University of Saskatchewan, Saskatoon, Saskatchewan, Canada
The Student Teachers Anti-Racism Society (STARS) promotes anti-racism education at the College of Education, University of Saskatchewan through the support of the College. We work collaboratively to understand, identify, and address individual and systemic racism and its interlocking forms of oppression based on gender, sexuality, ability, class, religion and other socially constructed categories. We believe that anti-racist and decolonizing education, when woven together, can create humanizing and emancipatory change for everyone.

Saturday, July 2, 2011

Globalization & Whiteness

Check out this book review of Black Bloc, White Riot: Anti-Globalization and the Genealogy of Dissent: http://rabble.ca/books/reviews/2011/06/stuff-white-people-smash

It looks like an excellent read and well-needed analysis of why globalization movements are not always anti-racist. It's important to understand the connection between racism/white supremacy and the global economy (and make this explicit) so that we can teach students about the historical and current relationships between race and political/economic power at global and local levels. Too often, it seems, the focus is on helping 'underdeveloped' countries and local communities without examining the role that whiteness plays in maintaining these inhumane inequalities and global systems of oppression. A few articles/chapters/books that make this connection and are worth reading include:

-Abu-Laban, Y. & Gabriel, C. (2008). Selling (out) diversity in an age of globalization. In M. Wallis & S. Kwok (eds.), Daily struggles: The deepening of racialization and feminization of poverty in Canada. Canada: Canadian Scholars Press.

-Allen, P. (2001). The globalization of white supremacy: Toward a critical discourse on the racialization of the world. Educational Theory, 51(4), 467-485.
-Arat-Koc, S. (2009). New whiteness(es), beyond the colour line? Assessing the contradictions and complexities of “whiteness” in the (geo)political economy of capitalist globalism. In S. Razack, M. Smith & S. Thobani (eds.), States of race: Critical race feminism for the 21st century (pp. 147-168). Toronto: Between the Lines.

-Battiste, M. (2005). You can’t be the doctor if you’re the colonial disease. In P. Tripp & L.Muzzin (eds.), Teaching as activism: Equity meets environmentalism (pp. 121-133). Montreal: McGill Queens University Press.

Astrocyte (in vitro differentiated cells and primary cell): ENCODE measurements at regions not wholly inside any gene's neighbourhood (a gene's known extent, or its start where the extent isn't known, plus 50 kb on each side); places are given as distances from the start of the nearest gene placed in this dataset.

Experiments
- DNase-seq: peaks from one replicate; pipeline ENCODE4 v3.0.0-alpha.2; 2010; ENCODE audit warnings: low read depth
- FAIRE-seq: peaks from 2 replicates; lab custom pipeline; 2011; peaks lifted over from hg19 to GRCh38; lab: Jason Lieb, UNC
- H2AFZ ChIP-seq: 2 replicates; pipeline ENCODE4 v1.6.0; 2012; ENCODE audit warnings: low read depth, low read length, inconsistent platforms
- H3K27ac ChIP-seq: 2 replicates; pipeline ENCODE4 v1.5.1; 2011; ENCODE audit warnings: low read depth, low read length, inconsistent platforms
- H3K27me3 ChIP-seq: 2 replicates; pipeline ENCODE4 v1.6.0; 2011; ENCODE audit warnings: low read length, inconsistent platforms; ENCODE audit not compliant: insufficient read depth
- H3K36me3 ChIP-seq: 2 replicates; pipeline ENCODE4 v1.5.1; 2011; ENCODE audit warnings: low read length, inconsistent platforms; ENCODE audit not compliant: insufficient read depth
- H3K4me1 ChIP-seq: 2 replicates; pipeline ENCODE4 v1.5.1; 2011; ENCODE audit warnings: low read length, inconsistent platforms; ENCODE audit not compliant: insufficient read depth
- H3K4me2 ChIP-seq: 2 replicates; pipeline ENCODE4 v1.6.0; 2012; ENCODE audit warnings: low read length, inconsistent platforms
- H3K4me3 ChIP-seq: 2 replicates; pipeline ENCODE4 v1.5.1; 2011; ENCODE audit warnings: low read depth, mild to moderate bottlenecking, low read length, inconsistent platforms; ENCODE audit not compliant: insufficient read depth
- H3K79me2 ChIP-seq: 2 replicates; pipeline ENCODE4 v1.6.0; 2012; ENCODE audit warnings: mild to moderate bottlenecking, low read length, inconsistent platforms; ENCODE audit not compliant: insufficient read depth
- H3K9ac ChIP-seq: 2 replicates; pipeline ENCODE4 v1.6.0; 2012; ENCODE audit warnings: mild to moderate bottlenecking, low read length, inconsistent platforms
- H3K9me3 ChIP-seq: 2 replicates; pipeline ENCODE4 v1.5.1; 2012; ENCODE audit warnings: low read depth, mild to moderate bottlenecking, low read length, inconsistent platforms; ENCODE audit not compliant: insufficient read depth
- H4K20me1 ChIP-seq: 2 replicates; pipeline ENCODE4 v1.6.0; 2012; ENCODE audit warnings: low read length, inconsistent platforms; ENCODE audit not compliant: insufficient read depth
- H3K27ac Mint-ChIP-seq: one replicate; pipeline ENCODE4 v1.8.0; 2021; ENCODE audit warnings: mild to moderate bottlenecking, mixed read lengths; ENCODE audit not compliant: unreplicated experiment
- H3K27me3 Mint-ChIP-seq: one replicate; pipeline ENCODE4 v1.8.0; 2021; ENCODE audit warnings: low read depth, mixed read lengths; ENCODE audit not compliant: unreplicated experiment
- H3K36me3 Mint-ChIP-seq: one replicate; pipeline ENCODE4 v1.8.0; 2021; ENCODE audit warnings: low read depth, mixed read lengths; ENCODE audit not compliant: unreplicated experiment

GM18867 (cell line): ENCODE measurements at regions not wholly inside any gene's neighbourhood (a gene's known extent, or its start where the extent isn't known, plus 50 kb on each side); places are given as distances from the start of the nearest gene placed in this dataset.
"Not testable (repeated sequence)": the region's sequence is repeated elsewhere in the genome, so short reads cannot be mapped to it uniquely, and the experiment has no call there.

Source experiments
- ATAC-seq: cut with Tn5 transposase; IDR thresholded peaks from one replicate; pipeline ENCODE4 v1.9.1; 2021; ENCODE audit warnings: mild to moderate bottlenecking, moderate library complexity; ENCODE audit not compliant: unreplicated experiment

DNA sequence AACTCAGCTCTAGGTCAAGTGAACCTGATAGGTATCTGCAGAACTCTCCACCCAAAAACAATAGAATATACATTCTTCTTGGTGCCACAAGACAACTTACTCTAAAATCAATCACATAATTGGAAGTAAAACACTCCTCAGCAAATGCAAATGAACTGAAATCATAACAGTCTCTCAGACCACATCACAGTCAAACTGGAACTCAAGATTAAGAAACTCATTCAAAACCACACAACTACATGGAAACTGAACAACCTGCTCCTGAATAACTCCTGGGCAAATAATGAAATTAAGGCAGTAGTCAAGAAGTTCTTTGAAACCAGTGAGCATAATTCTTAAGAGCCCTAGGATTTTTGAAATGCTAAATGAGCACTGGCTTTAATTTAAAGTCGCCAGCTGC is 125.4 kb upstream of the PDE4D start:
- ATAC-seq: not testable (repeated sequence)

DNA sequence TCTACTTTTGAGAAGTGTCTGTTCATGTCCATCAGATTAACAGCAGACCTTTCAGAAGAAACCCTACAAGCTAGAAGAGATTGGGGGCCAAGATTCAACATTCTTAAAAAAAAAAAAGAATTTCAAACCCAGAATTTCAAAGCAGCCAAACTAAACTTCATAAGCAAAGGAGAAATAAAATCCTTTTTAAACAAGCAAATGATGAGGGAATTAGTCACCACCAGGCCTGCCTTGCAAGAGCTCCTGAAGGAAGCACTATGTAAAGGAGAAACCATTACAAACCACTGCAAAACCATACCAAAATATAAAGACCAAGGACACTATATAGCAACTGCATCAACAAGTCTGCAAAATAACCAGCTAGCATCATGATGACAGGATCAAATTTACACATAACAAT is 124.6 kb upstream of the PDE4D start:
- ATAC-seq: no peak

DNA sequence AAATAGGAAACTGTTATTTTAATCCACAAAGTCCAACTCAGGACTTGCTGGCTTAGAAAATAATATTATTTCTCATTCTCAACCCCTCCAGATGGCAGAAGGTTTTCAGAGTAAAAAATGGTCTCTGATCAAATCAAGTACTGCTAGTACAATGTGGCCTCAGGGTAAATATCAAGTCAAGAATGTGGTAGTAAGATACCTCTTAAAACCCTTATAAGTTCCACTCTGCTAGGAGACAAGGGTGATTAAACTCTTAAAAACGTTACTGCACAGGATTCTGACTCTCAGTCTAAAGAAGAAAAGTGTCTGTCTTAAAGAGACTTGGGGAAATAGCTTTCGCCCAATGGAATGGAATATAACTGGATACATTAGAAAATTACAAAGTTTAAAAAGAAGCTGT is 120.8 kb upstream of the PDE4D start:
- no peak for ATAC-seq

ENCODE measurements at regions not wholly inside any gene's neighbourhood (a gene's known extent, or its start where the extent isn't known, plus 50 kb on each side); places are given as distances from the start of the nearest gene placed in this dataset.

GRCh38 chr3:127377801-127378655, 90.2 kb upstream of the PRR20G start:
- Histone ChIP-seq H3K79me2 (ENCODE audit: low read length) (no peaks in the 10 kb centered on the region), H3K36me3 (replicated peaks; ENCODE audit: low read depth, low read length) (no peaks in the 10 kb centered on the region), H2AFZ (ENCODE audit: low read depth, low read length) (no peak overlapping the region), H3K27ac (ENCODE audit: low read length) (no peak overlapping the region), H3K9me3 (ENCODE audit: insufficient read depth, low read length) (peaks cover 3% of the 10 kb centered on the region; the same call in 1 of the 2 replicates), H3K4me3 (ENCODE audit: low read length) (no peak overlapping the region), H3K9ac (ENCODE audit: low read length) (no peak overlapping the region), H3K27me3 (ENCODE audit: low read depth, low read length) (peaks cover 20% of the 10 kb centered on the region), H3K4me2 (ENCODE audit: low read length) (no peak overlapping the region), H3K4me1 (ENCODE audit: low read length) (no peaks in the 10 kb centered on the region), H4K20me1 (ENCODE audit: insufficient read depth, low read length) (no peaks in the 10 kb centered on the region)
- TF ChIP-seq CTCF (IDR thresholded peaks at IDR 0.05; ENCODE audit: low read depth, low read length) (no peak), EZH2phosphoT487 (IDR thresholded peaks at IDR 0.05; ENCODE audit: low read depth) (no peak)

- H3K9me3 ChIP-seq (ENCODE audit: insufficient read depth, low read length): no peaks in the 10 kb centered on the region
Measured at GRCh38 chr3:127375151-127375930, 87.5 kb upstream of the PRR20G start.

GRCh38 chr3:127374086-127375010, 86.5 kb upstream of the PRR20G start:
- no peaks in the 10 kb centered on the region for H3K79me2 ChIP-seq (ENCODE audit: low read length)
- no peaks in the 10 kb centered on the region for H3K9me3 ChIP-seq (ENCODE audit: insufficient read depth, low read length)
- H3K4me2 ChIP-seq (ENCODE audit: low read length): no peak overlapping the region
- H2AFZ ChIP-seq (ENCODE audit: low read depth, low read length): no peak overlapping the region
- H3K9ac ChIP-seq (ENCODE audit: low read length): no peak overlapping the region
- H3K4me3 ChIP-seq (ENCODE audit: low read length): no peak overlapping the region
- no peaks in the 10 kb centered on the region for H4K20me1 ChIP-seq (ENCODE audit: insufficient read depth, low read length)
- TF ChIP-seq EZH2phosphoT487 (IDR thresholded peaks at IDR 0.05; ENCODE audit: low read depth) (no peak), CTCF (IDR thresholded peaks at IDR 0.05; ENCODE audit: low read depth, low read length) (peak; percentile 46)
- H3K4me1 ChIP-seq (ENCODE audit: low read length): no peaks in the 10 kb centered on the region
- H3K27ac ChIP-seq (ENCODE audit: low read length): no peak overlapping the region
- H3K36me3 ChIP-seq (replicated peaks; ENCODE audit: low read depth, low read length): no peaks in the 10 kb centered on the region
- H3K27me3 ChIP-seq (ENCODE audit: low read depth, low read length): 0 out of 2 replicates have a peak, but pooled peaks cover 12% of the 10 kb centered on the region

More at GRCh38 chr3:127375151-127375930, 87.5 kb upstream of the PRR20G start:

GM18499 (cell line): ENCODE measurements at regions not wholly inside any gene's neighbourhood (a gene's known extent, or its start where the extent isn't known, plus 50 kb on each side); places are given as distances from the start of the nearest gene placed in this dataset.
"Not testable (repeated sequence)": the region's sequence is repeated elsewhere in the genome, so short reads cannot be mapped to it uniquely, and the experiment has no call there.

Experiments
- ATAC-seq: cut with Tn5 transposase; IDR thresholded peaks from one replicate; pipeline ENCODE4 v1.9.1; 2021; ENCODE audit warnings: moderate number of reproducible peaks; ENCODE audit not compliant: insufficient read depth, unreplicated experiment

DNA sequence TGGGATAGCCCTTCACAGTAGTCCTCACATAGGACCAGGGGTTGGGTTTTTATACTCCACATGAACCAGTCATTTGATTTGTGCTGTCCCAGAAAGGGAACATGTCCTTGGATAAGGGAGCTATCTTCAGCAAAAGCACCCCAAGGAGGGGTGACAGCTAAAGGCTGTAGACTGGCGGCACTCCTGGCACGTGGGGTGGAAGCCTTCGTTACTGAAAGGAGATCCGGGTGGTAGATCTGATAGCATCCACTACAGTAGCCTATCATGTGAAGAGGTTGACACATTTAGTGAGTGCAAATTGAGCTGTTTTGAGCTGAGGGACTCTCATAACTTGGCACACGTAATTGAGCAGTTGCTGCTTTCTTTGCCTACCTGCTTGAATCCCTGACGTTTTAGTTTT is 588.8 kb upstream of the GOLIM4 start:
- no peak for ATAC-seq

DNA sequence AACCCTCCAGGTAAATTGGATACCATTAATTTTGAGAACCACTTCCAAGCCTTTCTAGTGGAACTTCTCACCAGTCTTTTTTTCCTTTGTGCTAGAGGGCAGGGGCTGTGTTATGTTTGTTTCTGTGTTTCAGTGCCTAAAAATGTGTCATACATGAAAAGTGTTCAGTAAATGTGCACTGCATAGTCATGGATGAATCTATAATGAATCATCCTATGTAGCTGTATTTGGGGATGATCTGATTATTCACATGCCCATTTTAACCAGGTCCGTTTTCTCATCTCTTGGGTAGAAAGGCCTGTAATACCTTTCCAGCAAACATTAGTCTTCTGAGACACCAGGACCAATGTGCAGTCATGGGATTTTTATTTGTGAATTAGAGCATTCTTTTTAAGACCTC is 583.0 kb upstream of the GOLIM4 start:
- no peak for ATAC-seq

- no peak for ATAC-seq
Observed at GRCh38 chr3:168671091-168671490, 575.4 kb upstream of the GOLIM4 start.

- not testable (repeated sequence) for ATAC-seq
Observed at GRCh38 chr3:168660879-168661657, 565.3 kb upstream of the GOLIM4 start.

-Bonnett, A. (2006). The Americanisation of anti-racism? Global power and hegemony in ethnic equity. Journal of Ethnic and Migration Studies, 32(7), 1083-1103.
-Dhruvarajan, V. (2005). Colonialsim and capitalism: Continuities and variations in strategies of domination and oppression. In P. Tripp & L.Muzzin (eds.), Teaching as activism: Equity meets environmentalism (pp. 134-148). Montreal: McGill Queens University Press.
-Farmer, P. (2005). Pathologies of power: Health, human rights, and the new war on the poor. Berkeley: University of California Press.
-Glenn, E. N. (2009). Consuming lightness: Segmented markets and global capital in the skin whitening trade. In E. N. Glenn (ed.), Shades of difference: Why skin color matters (pp. 166-187). Stanford: Stanford University Press.
-Goldberg, D. T. (2006). The global reach of raceless states. In D. Macedo & P. Gounari (eds.), The globalization of racism (pp. 45-67). Boulder: Paradigm Publishers.
-Leonardo, Z. (2002). The souls of white folk: Critical pedagogy, whiteness studies, and globalization discourse. Race Ethnicity and Education,5(1), 29-50.
-Massey, D. (2007). Categorically unequal: The American stratification system. New York: Russell Sage Foundation.
-Razack, S. (2004). Dark threats and white knights: The Somalia affair, peacekeeping and the new imperialism. Toronto: University of Toronto Press.
-Stewart-Harawira, M. (2005). The new imperial order: Indigenous responses to globalization. London: Zed Books.
-Vaid, J. (2009). Fair enough? Color and the commodification of self in Indian matrimonials. In E. N. Glenn (ed.), Shades of difference: Why skin color matters (pp. 148-165). Stanford: Stanford University Press.

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